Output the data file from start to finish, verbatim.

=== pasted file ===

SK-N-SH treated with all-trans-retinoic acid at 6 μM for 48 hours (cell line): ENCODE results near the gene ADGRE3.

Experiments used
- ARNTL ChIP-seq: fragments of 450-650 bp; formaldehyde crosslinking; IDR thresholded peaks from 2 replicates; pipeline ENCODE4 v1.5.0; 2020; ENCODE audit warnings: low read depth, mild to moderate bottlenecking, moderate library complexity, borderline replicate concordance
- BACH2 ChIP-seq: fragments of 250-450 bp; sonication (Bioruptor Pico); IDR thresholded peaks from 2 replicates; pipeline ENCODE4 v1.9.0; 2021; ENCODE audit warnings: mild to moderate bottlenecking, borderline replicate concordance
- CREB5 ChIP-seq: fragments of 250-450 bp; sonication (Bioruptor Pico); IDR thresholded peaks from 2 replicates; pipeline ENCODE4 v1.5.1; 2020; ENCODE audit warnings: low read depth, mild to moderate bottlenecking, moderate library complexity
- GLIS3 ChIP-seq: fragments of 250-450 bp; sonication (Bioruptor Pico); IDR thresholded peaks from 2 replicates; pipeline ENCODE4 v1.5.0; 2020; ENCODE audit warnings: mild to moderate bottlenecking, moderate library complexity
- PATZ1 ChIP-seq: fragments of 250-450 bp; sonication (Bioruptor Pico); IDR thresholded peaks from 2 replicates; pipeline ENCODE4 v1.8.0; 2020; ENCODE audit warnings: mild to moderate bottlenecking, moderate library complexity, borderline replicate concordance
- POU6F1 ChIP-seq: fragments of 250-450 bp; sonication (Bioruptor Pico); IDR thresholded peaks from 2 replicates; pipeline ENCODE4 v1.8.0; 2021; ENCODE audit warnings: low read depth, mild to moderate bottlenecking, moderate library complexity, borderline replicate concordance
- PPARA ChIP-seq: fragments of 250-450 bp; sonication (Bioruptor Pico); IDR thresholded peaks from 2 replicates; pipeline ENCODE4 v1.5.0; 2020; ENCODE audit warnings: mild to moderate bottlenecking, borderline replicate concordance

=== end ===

SK-N-SH treated with all-trans-retinoic acid at 6 μM for 48 hours (cell line): ENCODE results near the gene ADGRE3.

Experiments used
- ARNTL ChIP-seq: fragments of 450-650 bp; formaldehyde crosslinking; IDR thresholded peaks from 2 replicates; pipeline ENCODE4 v1.5.0; 2020; ENCODE audit warnings: low read depth, mild to moderate bottlenecking, moderate library complexity, borderline replicate concordance
- BACH2 ChIP-seq: fragments of 250-450 bp; sonication (Bioruptor Pico); IDR thresholded peaks from 2 replicates; pipeline ENCODE4 v1.9.0; 2021; ENCODE audit warnings: mild to moderate bottlenecking, borderline replicate concordance
- CREB5 ChIP-seq: fragments of 250-450 bp; sonication (Bioruptor Pico); IDR thresholded peaks from 2 replicates; pipeline ENCODE4 v1.5.1; 2020; ENCODE audit warnings: low read depth, mild to moderate bottlenecking, moderate library complexity
- GLIS3 ChIP-seq: fragments of 250-450 bp; sonication (Bioruptor Pico); IDR thresholded peaks from 2 replicates; pipeline ENCODE4 v1.5.0; 2020; ENCODE audit warnings: mild to moderate bottlenecking, moderate library complexity
- PATZ1 ChIP-seq: fragments of 250-450 bp; sonication (Bioruptor Pico); IDR thresholded peaks from 2 replicates; pipeline ENCODE4 v1.8.0; 2020; ENCODE audit warnings: mild to moderate bottlenecking, moderate library complexity, borderline replicate concordance
- POU6F1 ChIP-seq: fragments of 250-450 bp; sonication (Bioruptor Pico); IDR thresholded peaks from 2 replicates; pipeline ENCODE4 v1.8.0; 2021; ENCODE audit warnings: low read depth, mild to moderate bottlenecking, moderate library complexity, borderline replicate concordance
- PPARA ChIP-seq: fragments of 250-450 bp; sonication (Bioruptor Pico); IDR thresholded peaks from 2 replicates; pipeline ENCODE4 v1.5.0; 2020; ENCODE audit warnings: mild to moderate bottlenecking, borderline replicate concordance